Iowa Supreme Court Dismisses Raccoon River Lawsuit.  Environmental organizations (“Plaintiffs”) filed a lawsuit against the state of Iowa and its agencies (“Defendants”) asking the court to compel Defendants to adopt legislation that would require Iowa farmers to implement practices that would help reduce the levels of nitrogen and phosphorus in Raccoon River.  The Plaintiffs argued that Defendants violated their duty under the Public Trust Doctrine (“PTD”), which is a legal doctrine that requires states to hold certain natural resources in trust for the benefit of the state’s citizens.  Defendants argued that Plaintiffs lacked standing to bring the lawsuit.  The Iowa Supreme Court agreed with Defendants and found that a ruling in Plaintiffs’ favor would not necessarily remediate Plaintiffs’ alleged injuries, and therefore the Plaintiffs lacked standing to bring the lawsuit.  The Iowa Supreme Court also found that Plaintiffs’ issue was a nonjusticiable political question.  The political question doctrine is a principle that helps prevent upsetting the balance of power between the branches of government.  Under the doctrine, courts will not decide certain issues because they are better suited to be decided by another branch of government.  In this case, the court reasoned that Plaintiffs’ issue was better suited to be resolved through the legislative branch of government, not the judicial branch.  The Iowa Supreme Court decision is significant because, as it stands, agricultural producers in the Raccoon River Watershed will not be required to adopt any new practices but the decision leaves it up to Iowa’s legislature to determine whether farmers should be required to adopt new practices under the PTD to help reduce nitrogen and phosphorus in Raccoon River.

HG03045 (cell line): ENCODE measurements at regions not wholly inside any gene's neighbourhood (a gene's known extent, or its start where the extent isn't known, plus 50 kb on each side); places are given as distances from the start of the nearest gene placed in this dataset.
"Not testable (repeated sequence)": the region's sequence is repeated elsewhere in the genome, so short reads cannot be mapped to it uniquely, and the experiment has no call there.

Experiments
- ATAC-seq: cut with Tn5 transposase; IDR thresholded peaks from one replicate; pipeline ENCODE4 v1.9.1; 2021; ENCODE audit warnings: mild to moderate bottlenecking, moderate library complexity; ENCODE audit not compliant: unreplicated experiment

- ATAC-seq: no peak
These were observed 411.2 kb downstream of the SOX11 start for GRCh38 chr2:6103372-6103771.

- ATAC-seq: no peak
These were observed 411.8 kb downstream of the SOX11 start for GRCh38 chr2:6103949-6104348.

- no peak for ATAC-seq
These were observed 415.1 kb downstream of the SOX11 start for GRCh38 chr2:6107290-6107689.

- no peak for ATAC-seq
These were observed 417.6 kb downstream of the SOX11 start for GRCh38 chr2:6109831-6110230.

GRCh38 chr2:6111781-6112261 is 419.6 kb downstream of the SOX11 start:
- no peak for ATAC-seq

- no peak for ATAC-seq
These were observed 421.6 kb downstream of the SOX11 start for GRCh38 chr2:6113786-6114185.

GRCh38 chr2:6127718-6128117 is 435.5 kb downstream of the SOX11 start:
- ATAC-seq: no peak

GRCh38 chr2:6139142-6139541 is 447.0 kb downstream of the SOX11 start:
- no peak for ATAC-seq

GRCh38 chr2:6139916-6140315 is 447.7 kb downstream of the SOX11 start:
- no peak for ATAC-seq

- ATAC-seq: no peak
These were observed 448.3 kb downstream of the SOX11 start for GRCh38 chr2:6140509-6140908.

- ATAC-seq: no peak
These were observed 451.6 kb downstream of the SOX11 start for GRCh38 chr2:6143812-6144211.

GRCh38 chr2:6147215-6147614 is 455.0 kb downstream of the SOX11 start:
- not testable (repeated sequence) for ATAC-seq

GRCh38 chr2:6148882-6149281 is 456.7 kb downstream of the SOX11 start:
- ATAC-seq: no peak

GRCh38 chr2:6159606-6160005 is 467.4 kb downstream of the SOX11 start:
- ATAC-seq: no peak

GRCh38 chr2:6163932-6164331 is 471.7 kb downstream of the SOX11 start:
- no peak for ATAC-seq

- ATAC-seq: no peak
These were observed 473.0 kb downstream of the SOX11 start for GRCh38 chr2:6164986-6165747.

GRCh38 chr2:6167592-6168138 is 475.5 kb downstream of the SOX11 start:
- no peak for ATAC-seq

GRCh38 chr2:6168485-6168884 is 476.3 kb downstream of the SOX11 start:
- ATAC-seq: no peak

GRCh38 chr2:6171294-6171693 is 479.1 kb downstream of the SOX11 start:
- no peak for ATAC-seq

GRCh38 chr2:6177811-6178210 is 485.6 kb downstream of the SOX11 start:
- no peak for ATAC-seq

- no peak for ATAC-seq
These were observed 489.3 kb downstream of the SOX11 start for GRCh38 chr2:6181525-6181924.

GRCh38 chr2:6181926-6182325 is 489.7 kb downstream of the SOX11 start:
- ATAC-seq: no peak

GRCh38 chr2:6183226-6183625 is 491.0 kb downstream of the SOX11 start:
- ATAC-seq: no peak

U.S. House of Representatives’ spending bill increases focuses on climate action and environmental protection.  Before the July 4th break, the United States House Appropriations Committee approved the first of its Fiscal Year 2022 (“FY22”) funding bills.  Included in these bills is the agriculture funding bill, which will be sent to the House floor for full consideration.  The bill provides $26.55 billion in the discretionary funding of agencies and programs within the USDA, FDA, the Commodity Futures Trading Commission, and the Farm Credit Administration – an increase of $2.851 billion from 2021.  In total, the agriculture funding bill includes $196.7 billion for both mandatory and discretionary programs.  The bill focuses on: (1) rural development and infrastructure – including rural broadband; (2) food and nutrition programs to help combat hunger and food insecurity; (3) international food assistance to promote U.S. agricultural exports; (4) conservation programs to help farmers, ranchers, and other landowners protect their land; (5) ag lending; (6) climate-related work to help research and remedy the climate crisis; and (7) enforcement of environmental programs.  The agriculture spending bill will, however, have to be reconciled with any spending bill produced by the U.S. Senate.